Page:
Australian banks enter tech arms race as rising rates squeeze profits

SYDNEY, May 18 (Reuters) – The 10-minute home loan – at the touch of a smartphone screen – is becoming the next frontier for Australia’s banking sector as rising interest rates quash a property boom fueled by the pandemic, eats into mortgage income and renews focus on cost-cutting technology.

The Big Four lenders have posted windfall profits during the COVID-19 pandemic due to a nearly one-third jump in house prices since 2020, but runaway inflation has driven shock rates higher this month and the expectations of many others. Read more

This has left banks, which derive the bulk of their profits from mortgages, looking to automate every step of the lending process and cut overhead costs such as staff and real estate to continue increasing profits from what analysts say to be a dwindling supply of money.

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So far, only the Commonwealth Bank of Australia (CBA) (CBA.AX), the largest lender, has put a speed target on its automation. He said a fully digitized loan service that went live on Tuesday could process an application in as little as 10 minutes.

But in this month’s earnings updates, National Australia Bank Ltd (NAB) (NAB.AX), Westpac Banking Corp (WBC.AX) and Australia and New Zealand Banking Group Ltd (ANZ) (ANZ.AX ) all pointed to automation to offset the impact of a cooling real estate market.

“They have an incentive to invest in technology and get to where CBA is because it drives people online,” said Hugh Dive, chief investment officer at Atlas Funds Management, which owns shares of major banks.

“They can improve their profits without increasing their turnover.”

Citi banking analyst Brendan Sproules in a client note said CEOs face an “unending battle to transform their 1970s/80s processes and systems into the modern digital age.”

“A rise in the cash rate may well provide the opportunity to accelerate this transformation faster than we initially thought.”

Instead of filling out paper forms and providing documents, to be checked and analyzed by back-office staff, a client would enter the address of a property they were considering buying along with their bank account ID. Their computer or smartphone camera would confirm their identity.

Algorithms determine the rest, such as employment history and likely purchase price.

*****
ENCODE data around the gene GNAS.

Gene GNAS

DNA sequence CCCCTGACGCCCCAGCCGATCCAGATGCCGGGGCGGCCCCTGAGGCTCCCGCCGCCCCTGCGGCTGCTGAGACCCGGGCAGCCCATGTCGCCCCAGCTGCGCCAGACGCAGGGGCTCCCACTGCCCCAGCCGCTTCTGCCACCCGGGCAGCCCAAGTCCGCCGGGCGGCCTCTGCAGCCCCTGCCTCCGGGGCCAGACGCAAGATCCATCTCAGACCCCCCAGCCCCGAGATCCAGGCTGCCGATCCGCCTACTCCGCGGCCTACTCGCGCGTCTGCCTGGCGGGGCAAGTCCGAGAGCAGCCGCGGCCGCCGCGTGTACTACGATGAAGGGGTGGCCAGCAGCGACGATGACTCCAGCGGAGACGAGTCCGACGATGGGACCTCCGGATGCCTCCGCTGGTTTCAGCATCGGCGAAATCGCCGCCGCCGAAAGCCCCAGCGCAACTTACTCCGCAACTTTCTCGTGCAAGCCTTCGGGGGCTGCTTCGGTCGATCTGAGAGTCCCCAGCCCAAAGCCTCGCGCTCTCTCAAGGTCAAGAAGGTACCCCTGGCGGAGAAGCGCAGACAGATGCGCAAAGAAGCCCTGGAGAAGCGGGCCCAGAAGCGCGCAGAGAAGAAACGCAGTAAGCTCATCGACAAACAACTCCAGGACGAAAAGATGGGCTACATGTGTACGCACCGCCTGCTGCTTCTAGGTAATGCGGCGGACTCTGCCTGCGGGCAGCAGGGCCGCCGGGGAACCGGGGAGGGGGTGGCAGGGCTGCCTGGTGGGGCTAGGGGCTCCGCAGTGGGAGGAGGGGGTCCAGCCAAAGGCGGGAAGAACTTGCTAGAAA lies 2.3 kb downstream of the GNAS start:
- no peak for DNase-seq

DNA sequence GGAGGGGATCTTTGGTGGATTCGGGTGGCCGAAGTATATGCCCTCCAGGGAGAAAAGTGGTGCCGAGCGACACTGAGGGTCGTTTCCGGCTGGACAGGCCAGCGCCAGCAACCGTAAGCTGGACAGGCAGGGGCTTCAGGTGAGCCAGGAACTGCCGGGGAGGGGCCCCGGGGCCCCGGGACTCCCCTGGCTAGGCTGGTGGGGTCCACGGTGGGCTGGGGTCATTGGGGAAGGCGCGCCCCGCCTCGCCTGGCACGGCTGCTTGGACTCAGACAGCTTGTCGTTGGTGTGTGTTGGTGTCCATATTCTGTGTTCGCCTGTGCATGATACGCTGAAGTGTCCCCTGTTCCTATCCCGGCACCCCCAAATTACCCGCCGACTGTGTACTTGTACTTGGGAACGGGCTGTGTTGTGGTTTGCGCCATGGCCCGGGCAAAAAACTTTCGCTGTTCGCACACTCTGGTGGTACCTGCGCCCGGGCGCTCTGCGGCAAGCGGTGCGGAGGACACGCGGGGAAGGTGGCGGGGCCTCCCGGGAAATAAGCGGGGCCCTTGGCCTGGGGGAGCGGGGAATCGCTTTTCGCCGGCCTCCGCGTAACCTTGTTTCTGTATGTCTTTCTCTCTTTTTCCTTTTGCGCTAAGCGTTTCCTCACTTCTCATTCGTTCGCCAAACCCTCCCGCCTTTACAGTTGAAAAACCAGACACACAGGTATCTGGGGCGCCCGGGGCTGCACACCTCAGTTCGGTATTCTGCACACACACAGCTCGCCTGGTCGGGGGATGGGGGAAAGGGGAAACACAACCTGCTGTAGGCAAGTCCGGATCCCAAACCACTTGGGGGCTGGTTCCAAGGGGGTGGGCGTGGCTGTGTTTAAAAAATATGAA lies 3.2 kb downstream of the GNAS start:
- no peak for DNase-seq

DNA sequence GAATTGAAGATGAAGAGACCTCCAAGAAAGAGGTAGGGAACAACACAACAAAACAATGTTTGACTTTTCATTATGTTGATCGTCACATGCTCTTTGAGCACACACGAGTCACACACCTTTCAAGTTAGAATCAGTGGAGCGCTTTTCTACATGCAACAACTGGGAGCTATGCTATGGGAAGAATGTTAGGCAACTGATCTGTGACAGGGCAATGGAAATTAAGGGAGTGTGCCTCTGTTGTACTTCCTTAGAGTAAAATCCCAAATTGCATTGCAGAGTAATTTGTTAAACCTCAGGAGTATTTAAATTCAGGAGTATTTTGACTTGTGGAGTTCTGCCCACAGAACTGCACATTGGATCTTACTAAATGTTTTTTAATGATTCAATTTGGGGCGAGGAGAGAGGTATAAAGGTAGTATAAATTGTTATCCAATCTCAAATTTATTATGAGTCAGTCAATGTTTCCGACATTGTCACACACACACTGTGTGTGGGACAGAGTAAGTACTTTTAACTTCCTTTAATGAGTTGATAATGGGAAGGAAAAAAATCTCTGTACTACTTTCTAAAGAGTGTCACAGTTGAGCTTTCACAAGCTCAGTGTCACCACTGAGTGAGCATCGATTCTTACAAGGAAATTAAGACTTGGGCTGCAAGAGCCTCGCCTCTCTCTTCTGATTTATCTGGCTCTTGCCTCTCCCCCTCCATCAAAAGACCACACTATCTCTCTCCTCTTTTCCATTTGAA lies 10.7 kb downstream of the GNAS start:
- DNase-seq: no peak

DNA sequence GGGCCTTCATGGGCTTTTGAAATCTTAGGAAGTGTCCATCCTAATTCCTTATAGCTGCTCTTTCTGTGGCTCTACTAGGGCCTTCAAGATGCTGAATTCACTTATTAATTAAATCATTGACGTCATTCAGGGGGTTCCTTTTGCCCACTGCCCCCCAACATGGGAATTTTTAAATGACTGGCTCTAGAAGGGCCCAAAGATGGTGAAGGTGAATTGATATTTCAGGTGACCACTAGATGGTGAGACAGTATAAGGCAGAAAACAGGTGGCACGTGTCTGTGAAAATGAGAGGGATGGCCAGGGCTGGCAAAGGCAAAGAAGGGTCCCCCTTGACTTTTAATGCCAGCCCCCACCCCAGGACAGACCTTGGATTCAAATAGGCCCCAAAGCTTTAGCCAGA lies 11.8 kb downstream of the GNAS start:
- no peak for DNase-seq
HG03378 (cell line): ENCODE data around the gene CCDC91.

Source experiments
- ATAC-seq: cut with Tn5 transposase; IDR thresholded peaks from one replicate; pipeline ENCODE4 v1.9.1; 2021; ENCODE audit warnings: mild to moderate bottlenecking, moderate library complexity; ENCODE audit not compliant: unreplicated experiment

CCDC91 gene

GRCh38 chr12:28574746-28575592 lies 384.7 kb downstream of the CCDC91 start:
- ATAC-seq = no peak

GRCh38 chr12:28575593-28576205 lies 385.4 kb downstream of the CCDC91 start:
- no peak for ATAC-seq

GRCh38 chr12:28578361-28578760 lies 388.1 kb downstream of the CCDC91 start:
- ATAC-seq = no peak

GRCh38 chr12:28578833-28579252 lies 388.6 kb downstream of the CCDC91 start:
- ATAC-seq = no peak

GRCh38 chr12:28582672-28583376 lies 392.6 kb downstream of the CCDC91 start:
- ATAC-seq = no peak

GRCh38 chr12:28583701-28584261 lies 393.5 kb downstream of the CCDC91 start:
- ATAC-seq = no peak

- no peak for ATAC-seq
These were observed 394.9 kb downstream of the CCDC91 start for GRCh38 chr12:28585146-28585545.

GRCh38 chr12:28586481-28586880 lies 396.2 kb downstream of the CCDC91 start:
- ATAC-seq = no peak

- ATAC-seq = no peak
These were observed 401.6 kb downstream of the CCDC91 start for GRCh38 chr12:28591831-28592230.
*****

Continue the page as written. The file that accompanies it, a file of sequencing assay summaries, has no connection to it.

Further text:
A bank employee only intervenes if the software detects discrepancies in the data, people working on loan automation software have said.

Some smaller, online-only lenders are already automating mortgage applications, but – so far – not the Big Four, which dominate Australia’s AUD10 trillion ($7 trillion) property market with the three-quarters of loans by value.

“What we’re seeing right now is a lot of optimization using existing processes, using existing lending systems,” said Hessel Verbeek, head of banking strategy at KPMG Australia.

“The room for improvement will include when people actually start replacing some of the key systems.”

The banks did not say how much money they plan to spend on automating mortgage approvals, or how much they would save.

Of the A$3.6 billion invested by the Big Four in the first half of financial year 2022, 35% went to “productivity and growth”, up from 32% a year earlier, according to KPMG data.

NAB, the second-largest lender, said last week that its “investment in customer experience, efficiency and sustainable revenue” increased 46% in October-March compared to the same period a year earlier. , to reach 228 million Australian dollars. He said he wants every home loan to be automated by 2024.

ANZ, which has been losing mortgages for two years as staff shortages led to increased approval times, said it had only just begun to digitize processes.

“There is no doubt that we have some catching up to do,” CEO Shayne Elliott told The Australian.

SLOW START

Banks have been slow to begin automating retail products, in part because major compliance and risk management overhauls have undermined both capital budgets and management attention since then. that regulatory scrutiny increased significantly in 2018, analysts and industry participants said.

Rebecca Engel, head of Microsoft Corp’s Australian financial services unit (MSFT.O), said there was a “massive increase in technology investment, deployment, acceptance and trust” by banks, alongside increased regulatory attention and higher transaction volume during the pandemic. .

“The goal should be higher levels of assurance, higher levels of quality, at lower cost,” Engel told Reuters.

“It depends on the technology. »

($1 = 1.4282 Australian dollars)

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Reporting by Byron Kaye; Editing by Christopher Cushing

Our standards: The Thomson Reuters Trust Principles.

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